In terms of who should provision backhaul, there really aren’t any standard rules in the industry as of today. We are creating our own model in Brazil. We are able to focus on this area of network deployment that nobody seems to enjoy handling. In a sense, we’re doing the dirty work!

TowerXchange: Why aren’t towercos offering shared microwave links?

Alex Sepehri-Nik, Co-founder and President, Arqueiro Telecom:

Well, our concept was discussed before we even raised a single penny for BTC (five years ago). We looked at it as a service that could potentially be added to the BTC (or any other towerco’s) portfolio going from just the passive infrastructure – meaning the towers – to creating an active infrastructure involving a network.

Many people don’t appreciate that running a tower company is actually quite hard. So in the first instance you focus on raising capital from the market and shareholders, partnering with the carriers, designing and deploying towers where they want them. Brazil is a big country.

You also have to handle the licensing, the vendors, the site acquisition (leases), the build and the installation services. And it’s difficult to then tell your shareholders that you have raised capital to do these things, but now you want to become a carrier on top of that.

To put it more precisely, it’s difficult to take investor money – or in the case of a multi-national, the country budget – and tell the shareholders that on top of building towers you’re now going to plan, build, sell and maintain a network.

Our service does help to increase the tenancy rate of a towerco but works in a completely different way.

Towercos find it difficult to expand their focus into being operators. There is obviously a conflict of interest in being a tower company and a network operator at the same time. That is why we are doing this as an independent entity – we are solely focused on offering a shared backhaul network throughout Brazil.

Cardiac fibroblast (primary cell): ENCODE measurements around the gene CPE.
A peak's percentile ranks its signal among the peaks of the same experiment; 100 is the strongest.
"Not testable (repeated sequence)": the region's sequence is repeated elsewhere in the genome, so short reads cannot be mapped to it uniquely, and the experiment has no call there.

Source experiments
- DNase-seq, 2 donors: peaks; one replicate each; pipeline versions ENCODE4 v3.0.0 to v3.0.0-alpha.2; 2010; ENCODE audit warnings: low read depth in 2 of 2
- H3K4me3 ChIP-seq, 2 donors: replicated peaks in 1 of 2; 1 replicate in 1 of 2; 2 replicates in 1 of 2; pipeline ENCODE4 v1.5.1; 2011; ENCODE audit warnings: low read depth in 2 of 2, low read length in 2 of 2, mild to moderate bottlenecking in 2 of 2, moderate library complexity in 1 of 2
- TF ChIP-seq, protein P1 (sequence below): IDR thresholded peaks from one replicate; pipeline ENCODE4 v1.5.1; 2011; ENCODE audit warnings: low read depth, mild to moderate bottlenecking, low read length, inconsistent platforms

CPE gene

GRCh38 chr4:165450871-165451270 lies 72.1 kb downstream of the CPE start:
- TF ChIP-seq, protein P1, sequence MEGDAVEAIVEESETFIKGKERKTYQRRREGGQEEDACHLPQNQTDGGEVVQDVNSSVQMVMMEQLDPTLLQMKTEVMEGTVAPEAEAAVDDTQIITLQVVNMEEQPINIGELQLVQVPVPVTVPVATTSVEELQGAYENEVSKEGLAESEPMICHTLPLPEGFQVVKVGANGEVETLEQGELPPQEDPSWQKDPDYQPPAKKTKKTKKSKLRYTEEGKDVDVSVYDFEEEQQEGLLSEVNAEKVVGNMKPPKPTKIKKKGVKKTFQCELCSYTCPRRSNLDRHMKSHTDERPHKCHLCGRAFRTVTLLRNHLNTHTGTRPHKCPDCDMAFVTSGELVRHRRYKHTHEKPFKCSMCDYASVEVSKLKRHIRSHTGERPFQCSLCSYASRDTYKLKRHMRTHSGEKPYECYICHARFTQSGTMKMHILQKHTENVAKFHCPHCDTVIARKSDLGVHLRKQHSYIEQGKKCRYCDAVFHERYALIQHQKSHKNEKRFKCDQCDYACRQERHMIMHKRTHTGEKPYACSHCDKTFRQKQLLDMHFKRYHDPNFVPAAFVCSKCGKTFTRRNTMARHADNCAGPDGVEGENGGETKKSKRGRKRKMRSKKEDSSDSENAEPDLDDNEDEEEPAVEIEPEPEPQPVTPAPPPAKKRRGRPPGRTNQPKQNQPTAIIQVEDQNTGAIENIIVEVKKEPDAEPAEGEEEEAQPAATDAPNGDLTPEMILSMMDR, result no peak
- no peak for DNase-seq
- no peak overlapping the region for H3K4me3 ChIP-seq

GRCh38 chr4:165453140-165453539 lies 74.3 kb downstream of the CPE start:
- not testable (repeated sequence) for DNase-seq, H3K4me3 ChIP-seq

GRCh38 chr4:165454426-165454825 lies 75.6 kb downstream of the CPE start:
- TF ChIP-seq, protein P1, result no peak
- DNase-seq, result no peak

TowerXchange: Should carriers do this themselves or outsource to a specialist who white labels the service?

Alex Sepehri-Nik, Co-founder and President, Arqueiro Telecom:

We don’t white label our service. We’re an independent company that has agreements with the tower companies and the carriers.

By being on a tower, our purpose is to increase the tenancy ratio and not just provide backhaul to one carrier. We are a shared backhaul company, right?  We actively seek new customers and, as a result, can bring a second or third tenant on a given site, in addition to the first one that deploys with us.


TowerXchange: Why do towercos focus so much on GBTs and so little on backhaul?

Alex Sepehri-Nik, Co-founder and President, Arqueiro Telecom:

If you look at the build out in the Brazilian market, in the next three years, over 200,000 new sites will be needed for towers. The tower companies are just too busy handling all of that to focus on anything else. On top of this, we’re not even coming close to meeting the carriers’ requirements in terms of 4G deployment.

The tower companies just don’t have the resources to keep up with the demand on the tower side. Everyone realises that a shared backhaul network is a great concept, but when towercos don’t have enough manpower or even capital to fit the needs of the customers, they are unlikely to focus on adding services such as backhaul.

Then there’s the issue of transmission. As we’ve previously discussed, it’s the ugliest part of the business and no-one really wants to deal with it.

Steve Roberts, Co-founder and CTO, Arqueiro Telecom:

I think people refer to backhaul as the dirty side of the business because it’s essentially very complex. Some might think it is easy to stick a microwave link onto a tower and off you go. It’s not as simple as that. You have to plan it carefully. You have to see if there is tower space and frequency available. There are many different factors that come into play. So for a tower company to think of deploying transmission, it will have to become like a mini operator. Then it has to employ a whole load of other people to plan it, engineer it, sell it and look after it. That is complex.